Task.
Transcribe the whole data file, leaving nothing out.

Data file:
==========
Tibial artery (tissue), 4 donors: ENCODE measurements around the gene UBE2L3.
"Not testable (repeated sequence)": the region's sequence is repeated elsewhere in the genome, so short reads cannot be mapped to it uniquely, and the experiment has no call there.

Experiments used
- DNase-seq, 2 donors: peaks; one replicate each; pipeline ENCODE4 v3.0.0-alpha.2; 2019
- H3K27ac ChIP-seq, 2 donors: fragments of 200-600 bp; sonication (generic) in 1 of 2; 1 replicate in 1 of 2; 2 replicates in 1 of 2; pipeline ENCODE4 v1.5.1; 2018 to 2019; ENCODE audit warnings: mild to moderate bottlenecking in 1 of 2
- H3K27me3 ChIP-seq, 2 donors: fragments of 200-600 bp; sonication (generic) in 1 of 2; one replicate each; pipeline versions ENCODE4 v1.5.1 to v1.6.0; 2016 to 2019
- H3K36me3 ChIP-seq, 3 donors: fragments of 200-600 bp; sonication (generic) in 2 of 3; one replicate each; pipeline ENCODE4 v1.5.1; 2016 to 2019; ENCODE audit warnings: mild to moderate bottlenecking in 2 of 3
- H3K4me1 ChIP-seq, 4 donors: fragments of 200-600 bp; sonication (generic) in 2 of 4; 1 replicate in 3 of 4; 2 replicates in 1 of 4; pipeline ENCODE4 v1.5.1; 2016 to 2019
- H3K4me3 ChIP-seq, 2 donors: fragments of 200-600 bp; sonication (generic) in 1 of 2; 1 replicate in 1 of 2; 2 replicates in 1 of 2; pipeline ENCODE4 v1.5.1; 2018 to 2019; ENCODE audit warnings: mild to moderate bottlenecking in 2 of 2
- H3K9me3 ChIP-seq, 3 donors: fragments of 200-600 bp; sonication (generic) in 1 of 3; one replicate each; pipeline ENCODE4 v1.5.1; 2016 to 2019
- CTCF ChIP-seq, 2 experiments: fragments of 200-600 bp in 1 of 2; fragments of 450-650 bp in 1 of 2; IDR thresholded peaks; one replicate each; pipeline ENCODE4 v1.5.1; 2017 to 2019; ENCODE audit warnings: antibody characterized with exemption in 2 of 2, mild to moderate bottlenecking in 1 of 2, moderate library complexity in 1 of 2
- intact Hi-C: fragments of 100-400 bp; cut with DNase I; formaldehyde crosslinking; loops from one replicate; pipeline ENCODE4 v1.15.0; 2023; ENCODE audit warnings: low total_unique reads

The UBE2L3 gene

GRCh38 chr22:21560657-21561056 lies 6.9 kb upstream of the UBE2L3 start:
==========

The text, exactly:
Tibial artery (tissue), 4 donors: ENCODE measurements around the gene UBE2L3.
"Not testable (repeated sequence)": the region's sequence is repeated elsewhere in the genome, so short reads cannot be mapped to it uniquely, and the experiment has no call there.

Experiments used
- DNase-seq, 2 donors: peaks; one replicate each; pipeline ENCODE4 v3.0.0-alpha.2; 2019
- H3K27ac ChIP-seq, 2 donors: fragments of 200-600 bp; sonication (generic) in 1 of 2; 1 replicate in 1 of 2; 2 replicates in 1 of 2; pipeline ENCODE4 v1.5.1; 2018 to 2019; ENCODE audit warnings: mild to moderate bottlenecking in 1 of 2
- H3K27me3 ChIP-seq, 2 donors: fragments of 200-600 bp; sonication (generic) in 1 of 2; one replicate each; pipeline versions ENCODE4 v1.5.1 to v1.6.0; 2016 to 2019
- H3K36me3 ChIP-seq, 3 donors: fragments of 200-600 bp; sonication (generic) in 2 of 3; one replicate each; pipeline ENCODE4 v1.5.1; 2016 to 2019; ENCODE audit warnings: mild to moderate bottlenecking in 2 of 3
- H3K4me1 ChIP-seq, 4 donors: fragments of 200-600 bp; sonication (generic) in 2 of 4; 1 replicate in 3 of 4; 2 replicates in 1 of 4; pipeline ENCODE4 v1.5.1; 2016 to 2019
- H3K4me3 ChIP-seq, 2 donors: fragments of 200-600 bp; sonication (generic) in 1 of 2; 1 replicate in 1 of 2; 2 replicates in 1 of 2; pipeline ENCODE4 v1.5.1; 2018 to 2019; ENCODE audit warnings: mild to moderate bottlenecking in 2 of 2
- H3K9me3 ChIP-seq, 3 donors: fragments of 200-600 bp; sonication (generic) in 1 of 3; one replicate each; pipeline ENCODE4 v1.5.1; 2016 to 2019
- CTCF ChIP-seq, 2 experiments: fragments of 200-600 bp in 1 of 2; fragments of 450-650 bp in 1 of 2; IDR thresholded peaks; one replicate each; pipeline ENCODE4 v1.5.1; 2017 to 2019; ENCODE audit warnings: antibody characterized with exemption in 2 of 2, mild to moderate bottlenecking in 1 of 2, moderate library complexity in 1 of 2
- intact Hi-C: fragments of 100-400 bp; cut with DNase I; formaldehyde crosslinking; loops from one replicate; pipeline ENCODE4 v1.15.0; 2023; ENCODE audit warnings: low total_unique reads

The UBE2L3 gene

GRCh38 chr22:21560657-21561056 lies 6.9 kb upstream of the UBE2L3 start: